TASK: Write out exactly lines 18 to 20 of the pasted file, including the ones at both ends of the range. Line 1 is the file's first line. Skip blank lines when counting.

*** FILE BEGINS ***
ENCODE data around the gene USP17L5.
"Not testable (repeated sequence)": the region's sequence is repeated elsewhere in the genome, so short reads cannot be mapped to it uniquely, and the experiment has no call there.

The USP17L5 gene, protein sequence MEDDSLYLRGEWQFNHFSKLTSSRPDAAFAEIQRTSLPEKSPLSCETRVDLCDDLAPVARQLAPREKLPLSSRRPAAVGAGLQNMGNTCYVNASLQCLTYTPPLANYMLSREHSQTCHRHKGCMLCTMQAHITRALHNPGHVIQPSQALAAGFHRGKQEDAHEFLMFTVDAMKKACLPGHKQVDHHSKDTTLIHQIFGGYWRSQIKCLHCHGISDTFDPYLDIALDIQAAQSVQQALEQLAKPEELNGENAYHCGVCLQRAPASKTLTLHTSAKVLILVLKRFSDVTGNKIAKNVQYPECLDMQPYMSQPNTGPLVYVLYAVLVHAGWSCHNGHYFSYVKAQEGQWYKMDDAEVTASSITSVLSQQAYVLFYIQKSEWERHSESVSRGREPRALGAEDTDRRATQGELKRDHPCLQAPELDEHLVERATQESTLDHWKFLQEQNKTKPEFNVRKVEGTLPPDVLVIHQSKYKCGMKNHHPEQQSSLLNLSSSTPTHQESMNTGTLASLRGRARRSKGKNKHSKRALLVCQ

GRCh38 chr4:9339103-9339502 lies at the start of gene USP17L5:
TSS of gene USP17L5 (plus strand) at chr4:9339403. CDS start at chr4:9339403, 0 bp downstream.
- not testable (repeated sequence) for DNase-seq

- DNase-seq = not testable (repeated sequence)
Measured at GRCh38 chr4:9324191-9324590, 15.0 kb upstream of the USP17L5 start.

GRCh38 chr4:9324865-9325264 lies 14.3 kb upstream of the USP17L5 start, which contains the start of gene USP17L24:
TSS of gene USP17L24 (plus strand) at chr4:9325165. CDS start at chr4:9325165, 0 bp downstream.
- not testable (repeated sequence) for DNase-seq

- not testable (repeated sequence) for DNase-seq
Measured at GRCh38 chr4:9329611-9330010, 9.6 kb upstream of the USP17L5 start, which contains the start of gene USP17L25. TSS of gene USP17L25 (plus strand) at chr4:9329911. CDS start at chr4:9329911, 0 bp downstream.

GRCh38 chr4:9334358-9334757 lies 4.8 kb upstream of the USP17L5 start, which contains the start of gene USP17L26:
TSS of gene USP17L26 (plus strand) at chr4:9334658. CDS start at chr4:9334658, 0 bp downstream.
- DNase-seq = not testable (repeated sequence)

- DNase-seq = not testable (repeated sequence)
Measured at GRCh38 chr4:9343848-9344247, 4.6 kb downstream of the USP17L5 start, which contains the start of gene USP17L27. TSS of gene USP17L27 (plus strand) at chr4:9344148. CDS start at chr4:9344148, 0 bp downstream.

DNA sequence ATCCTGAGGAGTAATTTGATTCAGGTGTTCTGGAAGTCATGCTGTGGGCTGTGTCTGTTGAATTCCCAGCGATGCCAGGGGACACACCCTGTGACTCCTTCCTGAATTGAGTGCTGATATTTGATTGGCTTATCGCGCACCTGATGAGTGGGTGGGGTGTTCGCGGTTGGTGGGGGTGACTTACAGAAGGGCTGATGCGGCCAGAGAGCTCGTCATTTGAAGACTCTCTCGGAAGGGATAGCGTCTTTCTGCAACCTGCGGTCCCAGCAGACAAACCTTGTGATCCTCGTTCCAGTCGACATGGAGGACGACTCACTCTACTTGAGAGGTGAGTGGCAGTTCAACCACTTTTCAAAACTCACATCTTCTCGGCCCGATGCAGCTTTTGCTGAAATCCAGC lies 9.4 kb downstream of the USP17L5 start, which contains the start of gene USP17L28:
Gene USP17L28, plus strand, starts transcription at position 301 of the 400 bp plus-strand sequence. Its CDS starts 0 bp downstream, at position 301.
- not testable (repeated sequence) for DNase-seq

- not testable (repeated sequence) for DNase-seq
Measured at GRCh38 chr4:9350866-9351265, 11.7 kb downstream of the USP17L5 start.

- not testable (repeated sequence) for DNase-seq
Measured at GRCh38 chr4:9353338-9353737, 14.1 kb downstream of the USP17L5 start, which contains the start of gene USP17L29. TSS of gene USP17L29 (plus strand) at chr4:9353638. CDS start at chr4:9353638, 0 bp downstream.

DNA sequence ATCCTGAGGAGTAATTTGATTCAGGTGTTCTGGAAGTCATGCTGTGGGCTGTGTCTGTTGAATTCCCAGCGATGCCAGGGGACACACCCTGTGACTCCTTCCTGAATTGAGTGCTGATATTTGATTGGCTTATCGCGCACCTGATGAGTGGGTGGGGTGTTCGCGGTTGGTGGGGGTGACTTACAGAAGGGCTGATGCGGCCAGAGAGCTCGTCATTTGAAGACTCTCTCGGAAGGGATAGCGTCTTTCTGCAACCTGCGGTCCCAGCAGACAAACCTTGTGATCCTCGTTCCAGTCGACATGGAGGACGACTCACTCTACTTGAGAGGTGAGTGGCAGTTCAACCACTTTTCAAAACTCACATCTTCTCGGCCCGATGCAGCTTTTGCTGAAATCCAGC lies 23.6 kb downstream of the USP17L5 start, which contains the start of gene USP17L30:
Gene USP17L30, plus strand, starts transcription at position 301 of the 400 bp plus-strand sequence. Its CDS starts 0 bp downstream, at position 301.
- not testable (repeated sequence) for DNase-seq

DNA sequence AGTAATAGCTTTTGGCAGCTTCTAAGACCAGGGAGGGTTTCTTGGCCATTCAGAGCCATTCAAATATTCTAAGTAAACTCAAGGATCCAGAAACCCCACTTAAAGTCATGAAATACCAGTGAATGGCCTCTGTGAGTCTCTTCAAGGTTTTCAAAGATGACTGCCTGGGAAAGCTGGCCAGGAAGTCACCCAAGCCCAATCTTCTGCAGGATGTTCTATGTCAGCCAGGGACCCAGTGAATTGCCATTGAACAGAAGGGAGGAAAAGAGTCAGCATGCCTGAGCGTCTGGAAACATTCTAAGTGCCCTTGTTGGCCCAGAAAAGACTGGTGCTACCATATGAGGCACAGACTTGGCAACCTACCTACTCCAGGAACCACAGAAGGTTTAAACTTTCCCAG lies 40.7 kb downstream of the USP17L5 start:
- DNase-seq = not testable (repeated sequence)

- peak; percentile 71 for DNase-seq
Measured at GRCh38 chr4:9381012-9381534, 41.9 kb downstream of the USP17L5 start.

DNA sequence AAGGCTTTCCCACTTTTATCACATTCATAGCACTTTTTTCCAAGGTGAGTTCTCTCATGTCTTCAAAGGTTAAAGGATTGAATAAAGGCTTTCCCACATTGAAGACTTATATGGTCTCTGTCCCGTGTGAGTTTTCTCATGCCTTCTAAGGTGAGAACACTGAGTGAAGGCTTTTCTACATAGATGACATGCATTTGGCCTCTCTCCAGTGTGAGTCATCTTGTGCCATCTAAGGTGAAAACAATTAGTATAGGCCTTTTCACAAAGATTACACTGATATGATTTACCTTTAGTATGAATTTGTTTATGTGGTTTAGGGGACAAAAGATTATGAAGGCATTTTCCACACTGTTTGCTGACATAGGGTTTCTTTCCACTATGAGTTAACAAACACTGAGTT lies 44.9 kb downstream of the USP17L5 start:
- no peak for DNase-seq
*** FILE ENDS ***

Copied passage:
Measured at GRCh38 chr4:9343848-9344247, 4.6 kb downstream of the USP17L5 start, which contains the start of gene USP17L27. TSS of gene USP17L27 (plus strand) at chr4:9344148. CDS start at chr4:9344148, 0 bp downstream.

DNA sequence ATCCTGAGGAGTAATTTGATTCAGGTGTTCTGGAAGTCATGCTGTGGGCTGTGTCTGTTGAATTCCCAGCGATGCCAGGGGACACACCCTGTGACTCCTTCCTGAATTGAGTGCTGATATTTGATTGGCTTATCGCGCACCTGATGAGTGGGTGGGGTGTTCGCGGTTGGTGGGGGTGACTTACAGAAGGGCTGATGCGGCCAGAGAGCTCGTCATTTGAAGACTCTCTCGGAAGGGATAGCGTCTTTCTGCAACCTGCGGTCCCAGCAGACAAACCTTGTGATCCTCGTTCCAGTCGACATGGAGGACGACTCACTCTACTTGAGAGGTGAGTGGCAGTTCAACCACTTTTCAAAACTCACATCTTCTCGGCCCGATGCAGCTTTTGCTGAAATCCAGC lies 9.4 kb downstream of the USP17L5 start, which contains the start of gene USP17L28:
Gene USP17L28, plus strand, starts transcription at position 301 of the 400 bp plus-strand sequence. Its CDS starts 0 bp downstream, at position 301.